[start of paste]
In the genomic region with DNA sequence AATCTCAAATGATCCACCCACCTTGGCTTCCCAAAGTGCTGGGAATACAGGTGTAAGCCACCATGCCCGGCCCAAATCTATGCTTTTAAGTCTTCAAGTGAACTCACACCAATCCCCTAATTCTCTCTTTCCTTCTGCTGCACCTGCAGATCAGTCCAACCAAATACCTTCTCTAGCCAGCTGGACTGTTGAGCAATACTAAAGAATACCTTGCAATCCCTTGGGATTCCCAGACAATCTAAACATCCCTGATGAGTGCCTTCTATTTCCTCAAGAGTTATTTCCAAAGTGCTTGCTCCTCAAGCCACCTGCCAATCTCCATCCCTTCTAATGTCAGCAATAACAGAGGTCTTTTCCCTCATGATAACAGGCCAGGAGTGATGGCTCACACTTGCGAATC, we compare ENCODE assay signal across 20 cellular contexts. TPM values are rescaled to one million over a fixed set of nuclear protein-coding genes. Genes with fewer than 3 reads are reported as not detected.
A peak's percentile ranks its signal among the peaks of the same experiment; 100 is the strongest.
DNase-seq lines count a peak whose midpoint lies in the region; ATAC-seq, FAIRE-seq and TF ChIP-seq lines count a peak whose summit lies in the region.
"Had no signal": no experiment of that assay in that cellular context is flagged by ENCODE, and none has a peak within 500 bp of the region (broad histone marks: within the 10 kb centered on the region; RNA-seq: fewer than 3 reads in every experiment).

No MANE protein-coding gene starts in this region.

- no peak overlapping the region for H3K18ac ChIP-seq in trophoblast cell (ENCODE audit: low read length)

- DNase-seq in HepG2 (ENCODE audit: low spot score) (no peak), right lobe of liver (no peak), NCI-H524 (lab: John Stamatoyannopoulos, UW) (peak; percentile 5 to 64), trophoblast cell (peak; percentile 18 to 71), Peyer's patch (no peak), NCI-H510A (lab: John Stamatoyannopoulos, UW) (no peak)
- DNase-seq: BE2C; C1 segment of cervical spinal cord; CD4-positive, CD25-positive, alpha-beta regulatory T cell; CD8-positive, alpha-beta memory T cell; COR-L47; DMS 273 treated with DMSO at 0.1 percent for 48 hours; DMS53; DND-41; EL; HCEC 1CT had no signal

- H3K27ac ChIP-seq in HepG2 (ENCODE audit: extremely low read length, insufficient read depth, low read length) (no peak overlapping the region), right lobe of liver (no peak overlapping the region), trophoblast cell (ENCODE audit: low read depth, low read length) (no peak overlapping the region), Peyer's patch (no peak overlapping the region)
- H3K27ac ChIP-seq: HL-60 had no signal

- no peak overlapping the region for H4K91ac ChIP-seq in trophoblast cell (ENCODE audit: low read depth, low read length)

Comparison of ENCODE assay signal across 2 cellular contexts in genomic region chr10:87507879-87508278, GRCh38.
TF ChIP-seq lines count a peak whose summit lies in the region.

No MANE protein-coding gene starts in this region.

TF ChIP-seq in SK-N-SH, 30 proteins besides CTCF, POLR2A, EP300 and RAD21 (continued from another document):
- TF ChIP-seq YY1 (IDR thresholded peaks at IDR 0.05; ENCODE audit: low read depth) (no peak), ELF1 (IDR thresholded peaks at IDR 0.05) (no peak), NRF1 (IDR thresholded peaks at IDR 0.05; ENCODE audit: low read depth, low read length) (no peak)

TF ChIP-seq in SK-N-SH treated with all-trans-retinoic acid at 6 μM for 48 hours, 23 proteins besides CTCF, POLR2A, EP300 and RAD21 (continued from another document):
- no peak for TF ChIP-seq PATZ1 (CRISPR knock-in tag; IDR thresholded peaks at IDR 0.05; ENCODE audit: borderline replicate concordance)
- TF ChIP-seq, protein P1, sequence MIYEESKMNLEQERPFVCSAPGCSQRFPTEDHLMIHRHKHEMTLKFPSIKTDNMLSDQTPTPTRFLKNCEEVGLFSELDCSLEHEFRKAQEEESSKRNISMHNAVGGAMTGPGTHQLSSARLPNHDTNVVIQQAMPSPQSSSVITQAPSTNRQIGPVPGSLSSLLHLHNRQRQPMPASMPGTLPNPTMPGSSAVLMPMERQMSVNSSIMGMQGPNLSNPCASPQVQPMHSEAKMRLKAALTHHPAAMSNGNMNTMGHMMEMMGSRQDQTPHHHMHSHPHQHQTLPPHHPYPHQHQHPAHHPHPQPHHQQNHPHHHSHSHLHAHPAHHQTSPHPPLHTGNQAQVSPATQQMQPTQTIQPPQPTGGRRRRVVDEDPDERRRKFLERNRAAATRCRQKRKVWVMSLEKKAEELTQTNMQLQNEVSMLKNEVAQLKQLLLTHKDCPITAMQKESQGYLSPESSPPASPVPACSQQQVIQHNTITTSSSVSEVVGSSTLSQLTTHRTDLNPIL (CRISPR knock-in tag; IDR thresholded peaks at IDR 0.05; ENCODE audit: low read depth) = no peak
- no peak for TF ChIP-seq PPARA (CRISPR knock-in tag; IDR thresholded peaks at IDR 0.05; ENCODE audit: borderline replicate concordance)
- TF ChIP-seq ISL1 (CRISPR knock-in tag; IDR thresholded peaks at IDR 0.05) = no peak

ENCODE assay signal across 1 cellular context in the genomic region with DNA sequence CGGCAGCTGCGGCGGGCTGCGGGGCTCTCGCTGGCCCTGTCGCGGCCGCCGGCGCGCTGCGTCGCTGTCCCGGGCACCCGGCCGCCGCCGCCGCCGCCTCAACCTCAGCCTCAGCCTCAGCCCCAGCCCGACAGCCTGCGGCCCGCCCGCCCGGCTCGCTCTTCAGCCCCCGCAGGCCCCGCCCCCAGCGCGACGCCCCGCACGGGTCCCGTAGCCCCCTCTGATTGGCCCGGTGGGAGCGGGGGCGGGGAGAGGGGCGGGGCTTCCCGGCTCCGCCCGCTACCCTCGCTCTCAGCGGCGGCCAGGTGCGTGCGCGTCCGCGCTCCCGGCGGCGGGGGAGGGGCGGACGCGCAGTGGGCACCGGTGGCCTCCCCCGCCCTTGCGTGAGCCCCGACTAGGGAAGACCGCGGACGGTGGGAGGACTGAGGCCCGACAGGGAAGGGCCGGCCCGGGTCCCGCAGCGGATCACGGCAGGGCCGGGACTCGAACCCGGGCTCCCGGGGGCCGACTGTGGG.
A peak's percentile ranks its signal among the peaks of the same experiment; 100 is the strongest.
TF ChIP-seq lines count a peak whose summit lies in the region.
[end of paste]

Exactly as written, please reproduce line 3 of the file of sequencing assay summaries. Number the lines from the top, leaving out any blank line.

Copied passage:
DNase-seq lines count a peak whose midpoint lies in the region; ATAC-seq, FAIRE-seq and TF ChIP-seq lines count a peak whose summit lies in the region.